On being an adventuress 3

On my flight from Portland, the older guy with a trim, white beard I sat next to was a doctor. When I told him that I’m writing about travel as a spiritual exercise, he replied enthusiastically, “Oh! You’re an adventuress!”

I grinned. “I guess I am.”

“You have to connect with my daughter. She’s an adventuress too!” Apparently, this former fashion model is making a splash through her Instagram account and being awarded trips around Europe.

Note: If anyone with travel clout is reading this, I would welcome trips though Europe too!

This kind gentleman told me at least three times how fortunate he felt to be talking to a real-life adventuress. It was almost like a benediction.

*  *  *

I’m not supposed to be telling you about where I am or what I’m doing here. Harley told me not to tell anyone about this island. He said it without menace in his voice, but I deduced that development is anathema to the local lifestyle. He’s a big, tan guy with smiling eyes and a salt-and-pepper goatee. He runs the island’s taxi service. While we drove from the airport to the mechanic’s to pick up Paula’s car, it became clear that he knows everyone on the island. Even the mechanic is his wife’s uncle.

While we’re driving to town, he passes his card back to me. “If you need anything while you’re here or if you have any questions, just give me a call.” He means it. I overpaid my fare on purpose.

*  *  *

The air is so warm and humid, stepping out of the plane is like walking through a permanent steam bath with all your clothes on.

On the connecting puddle-jumper, a heavy-set woman sat beside me reading a business magazine, dabbing at her eyes with a tissue. I wanted to talk to the whole twenty-four-minute flight, but kept changing my mind. As we landed, I asked her about how to find a taxi. What I really wanted to ask her about was the reason for her tears and her medical trips to the different islands, commiserate about whatever she was healing. I held my tongue, though. When we got into the open-air concrete building also known as an airport, she grabbed Harley for me. Touched that she could have so much on her heart yet help me, I thanked her for her kindness.

While I waited for my bags, a skinny, blond woman in her fifties approached me with an intense expression on her face and said, “I heard you say on the plane that you’re writing a book. I’m a writer too. Do you have a publisher yet?” I know that intensity — the deep need to connect with other people doing this writing thing. We’re like refugees. Recovering addicts. We need each other. So why did I hesitate to ask her to meet up later on? Fatigue, maybe? She wished me a good writing retreat and disappeared moments later.

*  *  *

Paula’s car was covered with bird shit. When Harley dropped me off, it was apparent that, after having its breaks repaired, it’s just been sitting here, waiting to be picked up for — what was it, weeks? Months? A few doo-drops weren’t enough. It was splattered, nay, encrusted with dried-on pink and white goo approaching an art form. I highly suspect it was parked under a telephone wire, local birds adding to their masterpiece. Fortunately, the engine turned over when I put the key in the ignition (Paula had some doubt). The passenger seat looked as though a cat had been shacking up there; tiny mud-brown paw prints speckled the vinyl where the re-and-white plumeria seat cover had slid off. I forgot to use the clutch and ground the gears. With a twenty-mile journey ahead and the windshield obscured, I pulled into a Chevron and used the free wiper and window solution to see more clearly.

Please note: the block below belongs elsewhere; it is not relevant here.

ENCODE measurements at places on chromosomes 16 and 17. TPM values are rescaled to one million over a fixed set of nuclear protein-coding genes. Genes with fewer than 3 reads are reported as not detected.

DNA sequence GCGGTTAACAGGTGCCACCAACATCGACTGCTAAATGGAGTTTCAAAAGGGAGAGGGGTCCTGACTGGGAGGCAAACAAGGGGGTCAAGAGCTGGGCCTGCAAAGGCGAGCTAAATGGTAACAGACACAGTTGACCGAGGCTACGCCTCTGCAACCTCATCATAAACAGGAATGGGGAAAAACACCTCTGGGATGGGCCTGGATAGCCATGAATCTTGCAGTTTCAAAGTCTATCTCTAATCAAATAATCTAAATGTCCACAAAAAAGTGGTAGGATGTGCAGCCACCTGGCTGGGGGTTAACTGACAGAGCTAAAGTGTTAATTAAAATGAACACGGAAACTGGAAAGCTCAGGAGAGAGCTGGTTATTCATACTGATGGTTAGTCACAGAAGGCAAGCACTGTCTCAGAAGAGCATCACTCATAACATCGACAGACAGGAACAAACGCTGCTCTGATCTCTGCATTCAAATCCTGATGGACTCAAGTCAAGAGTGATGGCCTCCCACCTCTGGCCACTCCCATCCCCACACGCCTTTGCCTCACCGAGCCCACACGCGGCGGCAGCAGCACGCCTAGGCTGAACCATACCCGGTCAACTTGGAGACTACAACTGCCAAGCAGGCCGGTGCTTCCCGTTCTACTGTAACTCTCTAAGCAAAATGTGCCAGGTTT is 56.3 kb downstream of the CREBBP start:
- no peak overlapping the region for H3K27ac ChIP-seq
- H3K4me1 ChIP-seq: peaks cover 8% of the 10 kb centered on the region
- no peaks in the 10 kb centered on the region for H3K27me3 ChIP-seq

If the town was a dusty patchwork of sidewalk-free establishments, the three-digit road out to my abode was utterly barren. No lush interpretive gardens or sparkling cascades through a bamboo forest. To my mind, the sparse trees should have been green and lush but were instead brown or completely stripped of foliage. The mountains I had expected — based on previous visits to these islands — did not exist. The entire trip consisted of flat, brown plain with on a desolate road to the end of the island, with spooky clouds looming in the distance.



I was trying to outrun the sunset since I’ve never been here before. It gets awfully dark at night, making navigation difficult at best. As the car’s meager shocks jangled my spine, I rolled down the windows and the air had that dusty, tangy smell of rain. I stuck my hand out and did that wave thing (Rebecca Black-style) people do when they’re feeling carefree. Small, speckly fowl skittered away from the roadsides as I passed, their puffy brood behind them in the short grass. An enormous black bird (peacock? emu? dino?) crossed the road and disappeared into the dry grasses. “What the . . . ?” I said aloud. “What WAS that?”

When I finally arrived, I discovered that the sheets and towels had been used by the previous occupants and had not been replaced. The damp, sticky air blew through the abode. I was hungry and disoriented. Somehow, I didn’t care. Because of this view.


It just kept getting prettier. I arrived just in time for sunset.


And prettier still . . .


While I gawked at the sunset, I met a friendly mom-and-daughter duo from California who staying in the unit downstairs. I invited myself to participate in their plan to walk out to the beach to watch the Perseid meteor shower when it’s completely dark. There. I stuck my neck out.

I’m exhausted and out of my league — but that’s the way I love to travel. That’s how inner change happens. ‘Cause I am a freaking adventuress, after all.


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